Q: Do app development companies tend to put their eggs in one basket, or is having flexibility to do both native and hybrid more of an industry standard?
There is a fairly large difference in knowledge and mindset when it comes to building and architecting an augmented reality game versus a more straightforward shopping app. That being said, there is plenty of cross-over in the programming languages used and even some of the architecture patterns.
Aside from the types of products being built, some companies will only build hybrid apps or only build native apps. I believe you should find the right solution for the product and the team, as opposed to saying “Native apps are the only way to build a good product” or vice-versa. There are times when the right solution may be a blend of the two.
Q: Do companies usually come to the table with a specific app type in mind, or do they frequently look to development for guidance/expertise to help make this decision?
There are many factors that come into play when deciding what to build:
- Budget considerations
- Timeline constraints
- Native feature integration requirements
- A desire for a mobile website with a similar feel to the mobile app
- Previous partner experience with hybrid apps
- Post-launch development management
It’s across the board. Some partners know exactly what they want built and offer little-to-no wiggle room. Others come in with a broad idea, and, after discovery, we may suggest a different solution, and they trust our judgment. Finally, there are some partners that have no idea how they want their product built, but just want it done the best way. All the previously mentioned factors come into play.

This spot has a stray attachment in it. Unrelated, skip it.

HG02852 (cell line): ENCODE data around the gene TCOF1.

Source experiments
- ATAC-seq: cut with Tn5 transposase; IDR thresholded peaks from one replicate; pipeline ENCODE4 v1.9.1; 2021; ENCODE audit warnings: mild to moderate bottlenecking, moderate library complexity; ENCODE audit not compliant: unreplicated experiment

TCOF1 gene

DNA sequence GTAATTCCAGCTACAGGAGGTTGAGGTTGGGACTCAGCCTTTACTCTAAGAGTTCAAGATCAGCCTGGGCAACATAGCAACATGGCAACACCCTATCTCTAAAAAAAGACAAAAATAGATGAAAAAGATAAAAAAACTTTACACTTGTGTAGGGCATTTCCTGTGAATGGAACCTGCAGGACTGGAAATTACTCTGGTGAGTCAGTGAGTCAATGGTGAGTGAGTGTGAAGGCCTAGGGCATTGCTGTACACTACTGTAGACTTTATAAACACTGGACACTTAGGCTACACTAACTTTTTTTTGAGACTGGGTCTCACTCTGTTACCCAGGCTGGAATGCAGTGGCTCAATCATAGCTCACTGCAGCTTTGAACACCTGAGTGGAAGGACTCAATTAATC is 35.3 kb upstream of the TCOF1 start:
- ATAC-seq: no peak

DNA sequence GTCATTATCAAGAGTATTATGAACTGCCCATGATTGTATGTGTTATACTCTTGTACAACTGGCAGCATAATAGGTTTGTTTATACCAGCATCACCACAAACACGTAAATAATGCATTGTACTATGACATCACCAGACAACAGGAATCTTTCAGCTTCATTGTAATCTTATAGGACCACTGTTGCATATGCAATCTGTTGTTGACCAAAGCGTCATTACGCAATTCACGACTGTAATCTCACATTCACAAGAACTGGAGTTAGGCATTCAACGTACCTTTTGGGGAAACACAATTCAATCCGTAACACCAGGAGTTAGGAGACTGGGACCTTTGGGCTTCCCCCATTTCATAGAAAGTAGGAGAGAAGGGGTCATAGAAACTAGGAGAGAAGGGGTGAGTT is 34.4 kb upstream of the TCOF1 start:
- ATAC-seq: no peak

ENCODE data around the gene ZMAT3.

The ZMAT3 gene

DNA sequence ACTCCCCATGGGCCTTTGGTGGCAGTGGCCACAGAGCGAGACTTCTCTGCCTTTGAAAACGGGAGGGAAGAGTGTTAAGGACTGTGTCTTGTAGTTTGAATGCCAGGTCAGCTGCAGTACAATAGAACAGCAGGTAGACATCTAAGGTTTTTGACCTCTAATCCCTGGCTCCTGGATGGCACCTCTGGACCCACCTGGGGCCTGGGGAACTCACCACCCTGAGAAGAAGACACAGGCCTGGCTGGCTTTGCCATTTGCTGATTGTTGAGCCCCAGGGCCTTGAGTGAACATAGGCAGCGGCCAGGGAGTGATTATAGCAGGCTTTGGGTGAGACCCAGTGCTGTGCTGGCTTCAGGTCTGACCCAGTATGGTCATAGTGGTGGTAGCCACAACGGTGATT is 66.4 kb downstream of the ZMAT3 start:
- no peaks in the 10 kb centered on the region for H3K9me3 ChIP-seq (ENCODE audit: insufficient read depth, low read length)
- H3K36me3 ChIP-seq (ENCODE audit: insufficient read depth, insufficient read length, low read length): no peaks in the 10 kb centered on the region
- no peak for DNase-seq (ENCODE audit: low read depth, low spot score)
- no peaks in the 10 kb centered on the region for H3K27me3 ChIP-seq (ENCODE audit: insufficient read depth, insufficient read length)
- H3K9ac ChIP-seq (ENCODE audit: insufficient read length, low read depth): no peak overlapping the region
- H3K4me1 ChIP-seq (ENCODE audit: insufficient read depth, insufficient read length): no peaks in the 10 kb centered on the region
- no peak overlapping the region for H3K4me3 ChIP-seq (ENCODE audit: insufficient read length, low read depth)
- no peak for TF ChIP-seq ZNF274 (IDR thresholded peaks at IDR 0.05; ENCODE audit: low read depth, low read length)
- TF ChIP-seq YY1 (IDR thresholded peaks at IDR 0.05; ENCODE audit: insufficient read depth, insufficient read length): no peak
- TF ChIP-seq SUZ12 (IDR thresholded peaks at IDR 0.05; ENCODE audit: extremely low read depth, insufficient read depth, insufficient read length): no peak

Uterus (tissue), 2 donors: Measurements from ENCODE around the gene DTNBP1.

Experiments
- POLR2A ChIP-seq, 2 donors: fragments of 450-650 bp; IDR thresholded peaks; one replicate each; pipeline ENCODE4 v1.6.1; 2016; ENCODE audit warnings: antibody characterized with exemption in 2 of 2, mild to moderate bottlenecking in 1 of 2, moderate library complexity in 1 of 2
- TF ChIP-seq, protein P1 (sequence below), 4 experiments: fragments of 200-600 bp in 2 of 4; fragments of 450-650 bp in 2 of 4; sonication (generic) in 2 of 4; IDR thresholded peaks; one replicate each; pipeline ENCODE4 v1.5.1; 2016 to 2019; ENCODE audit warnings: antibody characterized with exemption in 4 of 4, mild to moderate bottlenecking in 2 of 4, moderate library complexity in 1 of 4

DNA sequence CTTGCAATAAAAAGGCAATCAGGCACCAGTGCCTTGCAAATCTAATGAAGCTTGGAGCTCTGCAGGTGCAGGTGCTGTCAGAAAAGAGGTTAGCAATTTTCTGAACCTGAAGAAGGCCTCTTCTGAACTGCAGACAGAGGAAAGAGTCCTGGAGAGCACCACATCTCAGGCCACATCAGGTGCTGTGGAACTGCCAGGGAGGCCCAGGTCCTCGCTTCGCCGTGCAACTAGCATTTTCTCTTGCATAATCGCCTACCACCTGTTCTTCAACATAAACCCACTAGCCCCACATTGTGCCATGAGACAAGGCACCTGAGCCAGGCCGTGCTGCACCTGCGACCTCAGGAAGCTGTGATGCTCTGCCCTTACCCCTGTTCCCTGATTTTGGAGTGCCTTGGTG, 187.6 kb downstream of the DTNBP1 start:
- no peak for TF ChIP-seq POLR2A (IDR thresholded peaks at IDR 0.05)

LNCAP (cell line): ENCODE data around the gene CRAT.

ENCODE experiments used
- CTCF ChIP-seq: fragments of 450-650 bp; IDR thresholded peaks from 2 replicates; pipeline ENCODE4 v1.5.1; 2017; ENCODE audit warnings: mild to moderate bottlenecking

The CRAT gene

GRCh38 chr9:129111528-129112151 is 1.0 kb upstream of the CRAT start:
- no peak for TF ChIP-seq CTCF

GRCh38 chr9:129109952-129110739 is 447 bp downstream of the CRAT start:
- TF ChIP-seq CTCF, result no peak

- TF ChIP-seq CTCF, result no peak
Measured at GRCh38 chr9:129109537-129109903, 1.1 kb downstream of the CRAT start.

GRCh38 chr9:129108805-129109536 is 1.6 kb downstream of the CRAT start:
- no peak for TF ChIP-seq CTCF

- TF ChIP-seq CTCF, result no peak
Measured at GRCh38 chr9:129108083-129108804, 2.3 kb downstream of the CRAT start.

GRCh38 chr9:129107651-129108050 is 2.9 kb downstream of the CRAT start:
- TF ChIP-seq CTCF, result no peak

Q: What do you think is going to drive app development in the coming years? Will it be more on the side of user demands/expectations, emerging technology trends, or something else?
Dominantly, cost. Companies want apps (in the stores) for very little investment. They also want a measurable return on their investment from the app through in-app purchases, real world purchases, ads, sponsored content, or (in the worst cases) selling user data. A better user experience tends to lend a higher ROI, but only to a point. Some apps sit at the top in the store despite abysmal user experiences and clunky animations.
Giving users more data about their lives, health and habits, or giving them a new augmented reality shopping experience is great. Designers and developers behind high-quality apps will always promote the value in best practices and meaningful innovation.
Coming full circle: As mobile devices get faster, tools like React Native and Flutter evolve, and PWAs become more popular, there will be less of a concern about hybrid versus native. Instead, the question will be “What will deliver on growth and/or profitability objectives?”